Tuesday, August 31, 2010
I had started to worry there were no vandals in the country. All the exposed brick in Cheonan is untouched, original dark orange, not a canvas in function. No tags, stencils, or samples of local graffiti sprayers.
It turns out all of the artists exit into Seoul. The winding side streets of the Hongdae Hongik University district are lined with boutiques and bars and art. A lion logs offline, a blue heart hovers over couples on a weekend stroll. A filmstrip flips a stencil toward me and an umbrella mural winks at the rain.
Blue notes hide inside clear bags strung on strings, hanging wall to wall. Inside are secrets left for the public to peer into, see the written soul. Back alley black on white walls, a cat sits in a storefront window.
A nun says don’t be greedy, a Cheshire cat tells me what I’m worth. The characters all have messages to whisper in my ears. But sketched in black is the loudest of them all. On walls around the city is a phrase that could have been left by me.
So the skull drops his jaw and lets it out. The paint spills down, the letters read: thing are not what they used to be. Say to self, no. No, they are not.
Monday, August 30, 2010
At the bottom there is a bug. Dressed up in wings of a patterned print he sits first in line as we wait for our ride up the mountain. With the tower tall above our heads and the city sprawling in all directions the bug seems tiny-small, but still significant, tiptoe over to avoid squishing.
The cable car swings its way up Mt. Namsan. A girl cries in mother’s arms as our glass box lifts up off the concrete and floats over treetops. A red road winds up the slope, tiny bicycles and joggers moving in and out of eyesight.
At the top there is a lock, on it is another, another, thousands. Painted on the locks are hearts, dates, names, and mini engagement pictures. For year couples have been coming here, snapping shut promises and tossing out the keys.
We spin the combination pads and lose ourselves in the view of the city. As we glide back down it gets bigger, bigger, bigger. At the bottom the bug is gone, but I decide he has not been squished, has many years ahead of him. Dizzy with lock romantics, I convince myself he’s left because he found another bug to share his life with.
Thursday, August 26, 2010
In Cheonan, you can drink on the sidewalk or seated on the bus. You can buy beer and soju at three a.m. from the corner store and drink it outside around a plastic table, seated on a plastic chair. But the best place I’ve had a drink so far is a second story bar where a drink buys a ticket to the best bar show since Tom Cruise in Cocktail.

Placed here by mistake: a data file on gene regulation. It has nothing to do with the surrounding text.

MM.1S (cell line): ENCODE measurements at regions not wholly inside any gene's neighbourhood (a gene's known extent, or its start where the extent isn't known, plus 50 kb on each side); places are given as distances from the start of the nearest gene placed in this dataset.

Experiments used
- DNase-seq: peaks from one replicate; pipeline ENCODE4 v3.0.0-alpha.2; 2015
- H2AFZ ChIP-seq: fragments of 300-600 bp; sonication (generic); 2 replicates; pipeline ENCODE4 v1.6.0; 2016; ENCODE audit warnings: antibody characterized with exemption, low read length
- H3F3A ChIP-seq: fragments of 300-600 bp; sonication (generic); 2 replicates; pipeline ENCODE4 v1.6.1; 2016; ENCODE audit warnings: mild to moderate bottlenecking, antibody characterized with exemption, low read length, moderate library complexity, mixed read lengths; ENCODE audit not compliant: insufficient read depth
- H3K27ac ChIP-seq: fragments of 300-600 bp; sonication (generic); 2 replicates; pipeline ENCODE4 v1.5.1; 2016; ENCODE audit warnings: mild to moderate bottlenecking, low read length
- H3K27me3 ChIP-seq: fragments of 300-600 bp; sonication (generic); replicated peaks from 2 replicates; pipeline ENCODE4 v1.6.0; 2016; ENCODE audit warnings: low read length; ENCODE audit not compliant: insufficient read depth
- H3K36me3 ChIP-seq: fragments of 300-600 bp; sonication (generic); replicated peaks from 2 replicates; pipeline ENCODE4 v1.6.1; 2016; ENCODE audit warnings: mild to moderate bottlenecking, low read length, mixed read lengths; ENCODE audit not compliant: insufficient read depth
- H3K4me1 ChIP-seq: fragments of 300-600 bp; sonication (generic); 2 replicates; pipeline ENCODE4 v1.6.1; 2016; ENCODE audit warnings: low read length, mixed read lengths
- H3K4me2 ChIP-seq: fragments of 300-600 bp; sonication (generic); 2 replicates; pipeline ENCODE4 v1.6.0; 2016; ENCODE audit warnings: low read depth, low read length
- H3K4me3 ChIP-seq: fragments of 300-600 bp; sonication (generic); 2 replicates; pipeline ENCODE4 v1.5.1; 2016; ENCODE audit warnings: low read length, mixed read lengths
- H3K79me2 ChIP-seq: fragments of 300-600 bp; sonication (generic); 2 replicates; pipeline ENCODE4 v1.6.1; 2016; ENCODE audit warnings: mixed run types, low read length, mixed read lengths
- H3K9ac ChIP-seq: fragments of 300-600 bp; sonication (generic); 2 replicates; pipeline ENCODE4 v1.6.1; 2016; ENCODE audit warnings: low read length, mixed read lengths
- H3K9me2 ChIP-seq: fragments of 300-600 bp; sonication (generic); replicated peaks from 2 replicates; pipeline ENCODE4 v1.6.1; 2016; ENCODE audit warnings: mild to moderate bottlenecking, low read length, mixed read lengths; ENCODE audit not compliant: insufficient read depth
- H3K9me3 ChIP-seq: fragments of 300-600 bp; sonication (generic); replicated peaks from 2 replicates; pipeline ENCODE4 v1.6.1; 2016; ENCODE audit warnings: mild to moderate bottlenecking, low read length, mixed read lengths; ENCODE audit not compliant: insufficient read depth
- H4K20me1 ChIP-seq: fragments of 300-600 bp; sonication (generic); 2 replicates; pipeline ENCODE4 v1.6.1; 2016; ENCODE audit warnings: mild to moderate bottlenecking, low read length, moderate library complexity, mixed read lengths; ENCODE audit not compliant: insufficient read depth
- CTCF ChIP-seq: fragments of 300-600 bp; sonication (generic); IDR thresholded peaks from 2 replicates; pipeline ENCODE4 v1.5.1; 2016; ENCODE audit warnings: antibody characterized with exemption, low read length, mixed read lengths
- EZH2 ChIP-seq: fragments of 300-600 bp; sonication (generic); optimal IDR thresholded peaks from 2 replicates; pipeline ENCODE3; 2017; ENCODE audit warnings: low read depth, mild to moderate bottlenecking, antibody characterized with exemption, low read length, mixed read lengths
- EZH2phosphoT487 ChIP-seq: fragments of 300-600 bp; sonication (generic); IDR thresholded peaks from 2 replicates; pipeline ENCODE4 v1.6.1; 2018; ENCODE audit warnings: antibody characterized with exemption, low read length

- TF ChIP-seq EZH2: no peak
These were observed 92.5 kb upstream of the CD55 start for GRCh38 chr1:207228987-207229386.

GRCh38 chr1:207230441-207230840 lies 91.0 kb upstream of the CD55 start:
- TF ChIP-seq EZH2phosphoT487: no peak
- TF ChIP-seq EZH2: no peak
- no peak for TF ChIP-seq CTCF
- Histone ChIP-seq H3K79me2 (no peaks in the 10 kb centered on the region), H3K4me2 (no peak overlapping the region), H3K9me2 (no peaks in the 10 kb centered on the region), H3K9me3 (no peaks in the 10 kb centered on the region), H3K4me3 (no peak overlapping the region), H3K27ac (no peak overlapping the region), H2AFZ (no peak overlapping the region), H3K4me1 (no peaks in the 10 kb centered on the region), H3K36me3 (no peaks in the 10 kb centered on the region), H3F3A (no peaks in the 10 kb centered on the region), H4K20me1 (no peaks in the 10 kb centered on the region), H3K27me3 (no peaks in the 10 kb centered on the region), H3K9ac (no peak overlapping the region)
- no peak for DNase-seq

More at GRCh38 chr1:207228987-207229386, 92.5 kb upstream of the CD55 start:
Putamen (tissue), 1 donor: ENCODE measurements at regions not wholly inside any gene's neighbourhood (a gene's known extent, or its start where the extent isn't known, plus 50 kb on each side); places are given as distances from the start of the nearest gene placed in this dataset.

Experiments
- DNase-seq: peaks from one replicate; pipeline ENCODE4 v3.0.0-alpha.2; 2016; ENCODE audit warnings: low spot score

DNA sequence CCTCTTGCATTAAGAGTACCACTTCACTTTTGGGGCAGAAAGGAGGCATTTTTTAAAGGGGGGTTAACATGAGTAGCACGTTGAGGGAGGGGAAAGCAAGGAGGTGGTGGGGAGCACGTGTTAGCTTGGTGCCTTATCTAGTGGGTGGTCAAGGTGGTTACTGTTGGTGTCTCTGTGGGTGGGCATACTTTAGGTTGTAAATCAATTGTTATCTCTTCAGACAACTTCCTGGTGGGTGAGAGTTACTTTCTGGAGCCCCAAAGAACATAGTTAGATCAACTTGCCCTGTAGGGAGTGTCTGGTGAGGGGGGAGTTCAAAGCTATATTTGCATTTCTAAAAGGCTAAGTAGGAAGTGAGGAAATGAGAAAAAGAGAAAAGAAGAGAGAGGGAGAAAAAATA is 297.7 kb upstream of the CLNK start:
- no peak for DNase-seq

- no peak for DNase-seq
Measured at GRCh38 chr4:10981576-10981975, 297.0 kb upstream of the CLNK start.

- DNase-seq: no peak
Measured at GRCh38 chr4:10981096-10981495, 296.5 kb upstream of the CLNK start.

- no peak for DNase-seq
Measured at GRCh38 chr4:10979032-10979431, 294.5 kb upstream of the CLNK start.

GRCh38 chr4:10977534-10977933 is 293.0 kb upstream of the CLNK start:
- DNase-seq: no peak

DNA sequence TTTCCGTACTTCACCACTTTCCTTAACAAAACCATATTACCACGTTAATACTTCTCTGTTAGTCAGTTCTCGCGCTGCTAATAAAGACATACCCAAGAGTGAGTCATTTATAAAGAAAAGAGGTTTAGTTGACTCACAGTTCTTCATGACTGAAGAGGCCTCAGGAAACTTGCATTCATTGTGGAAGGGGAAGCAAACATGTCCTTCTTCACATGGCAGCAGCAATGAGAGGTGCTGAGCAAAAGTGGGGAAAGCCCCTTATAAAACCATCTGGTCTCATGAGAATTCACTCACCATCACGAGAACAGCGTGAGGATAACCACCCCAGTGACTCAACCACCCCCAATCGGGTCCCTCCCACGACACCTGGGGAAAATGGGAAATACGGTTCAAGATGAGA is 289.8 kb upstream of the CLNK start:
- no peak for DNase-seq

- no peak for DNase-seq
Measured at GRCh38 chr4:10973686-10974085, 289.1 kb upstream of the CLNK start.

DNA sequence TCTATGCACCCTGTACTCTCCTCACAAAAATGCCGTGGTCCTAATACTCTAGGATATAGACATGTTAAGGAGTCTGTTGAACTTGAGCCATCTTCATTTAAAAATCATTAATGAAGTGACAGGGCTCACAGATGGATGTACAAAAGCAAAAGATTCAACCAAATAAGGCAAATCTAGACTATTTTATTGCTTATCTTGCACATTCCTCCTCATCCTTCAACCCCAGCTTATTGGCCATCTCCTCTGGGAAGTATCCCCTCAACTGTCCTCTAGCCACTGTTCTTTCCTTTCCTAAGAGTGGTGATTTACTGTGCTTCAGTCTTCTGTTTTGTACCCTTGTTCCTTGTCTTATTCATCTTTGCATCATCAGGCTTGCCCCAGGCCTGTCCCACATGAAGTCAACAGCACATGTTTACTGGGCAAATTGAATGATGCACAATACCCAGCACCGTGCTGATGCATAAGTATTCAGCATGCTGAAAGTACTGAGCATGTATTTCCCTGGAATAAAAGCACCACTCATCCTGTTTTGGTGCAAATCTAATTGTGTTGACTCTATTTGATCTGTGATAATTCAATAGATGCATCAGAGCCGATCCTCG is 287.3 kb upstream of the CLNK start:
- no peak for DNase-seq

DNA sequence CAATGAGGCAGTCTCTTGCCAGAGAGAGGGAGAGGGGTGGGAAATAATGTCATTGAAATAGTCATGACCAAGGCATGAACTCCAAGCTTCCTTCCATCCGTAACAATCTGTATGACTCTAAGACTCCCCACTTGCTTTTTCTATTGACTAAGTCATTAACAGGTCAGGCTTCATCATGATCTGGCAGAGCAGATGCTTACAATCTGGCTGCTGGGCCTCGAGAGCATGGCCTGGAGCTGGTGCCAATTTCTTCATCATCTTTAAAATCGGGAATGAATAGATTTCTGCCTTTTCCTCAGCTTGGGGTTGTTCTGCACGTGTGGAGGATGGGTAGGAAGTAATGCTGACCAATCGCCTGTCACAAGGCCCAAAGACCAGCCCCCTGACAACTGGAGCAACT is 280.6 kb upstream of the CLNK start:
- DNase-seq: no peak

When we sat down and ordered there was a sparkler mysteriously taped to the ceiling behind the bar. With one drink down they rang the bell and the DJ cued the music. First came the flipping, as each tender took their turn tossing white bottles in a juggle.
Next came sparklers spun in wide circles, lighting up the room. Downing a shot and pulling out a lighter, the next bar tender brought heat by breathing fire. Last they stacked the cocktail glasses up and lit the glass mountain blue, shining with a flame.
The stack came down and two drinks were poured out, one for the tender and one for the front row. He passed a pink cup to her with a nod that said: this one is on the house.
Tuesday, August 24, 2010
Even the straight men call me handsome. The children pet my arm hair with wide brown eyes, the words, “Gold, Gold,” escaping from their lips. White people walk up and say hello, happy to meet any stranger who understands their English.
The streets are fast, the temples slow, red walk lights trigger traffic. The sidewalks are a strip mall, selling socks, stuffed animals, and cell phone key chain deckles. Fish and fried potato on a stick are served in tents with a single row of bar stools. Even the psychics sit on pavement, flipping tarot cards under a cascade of translucent pink flowing fabric.
The buildings shoot up, each floor filled with business. Neon lights pour down the windows, creating dizziness in back alleys. It all seems shiny new, but has been here almost forever.
For now I’ll reside to follow the flow of foot traffic, and see which way it takes me.
Monday, August 23, 2010
The national activity isn’t hockey or football, or any other familiar sport. They love soccer and baseball, but the games that define Koreans most are played on the PC. Starcraft matches are shown on cable television and played in rooms full of screaming fans.
With that in mind, we took a stroll through the local arcade. Rows of orange and silver boxes lined the back, filled with people belting out karaoke tunes. In front of that Dance Dance Revolution, Drum Hero, and classic basket hoops.
Guns lay on counters, loaded to shoot stuffed animals in hopes of winning a prize. Screen after screen of sit-down classics lit up the faces of patrons like lines of VLTs. But games aren’t confined to arcades, are instead played everywhere in PC bangs crowded with teenage boys.
Later that night I met another foreigner having a beer outside a twenty-four hour convenience store. He too was on his way to a PC bang, told me Starcraft was one of the reasons that he came. He said there are pro league matches in Seoul, which I intend to check out. Rabid gaming fans, here I come. To you, I say: game on.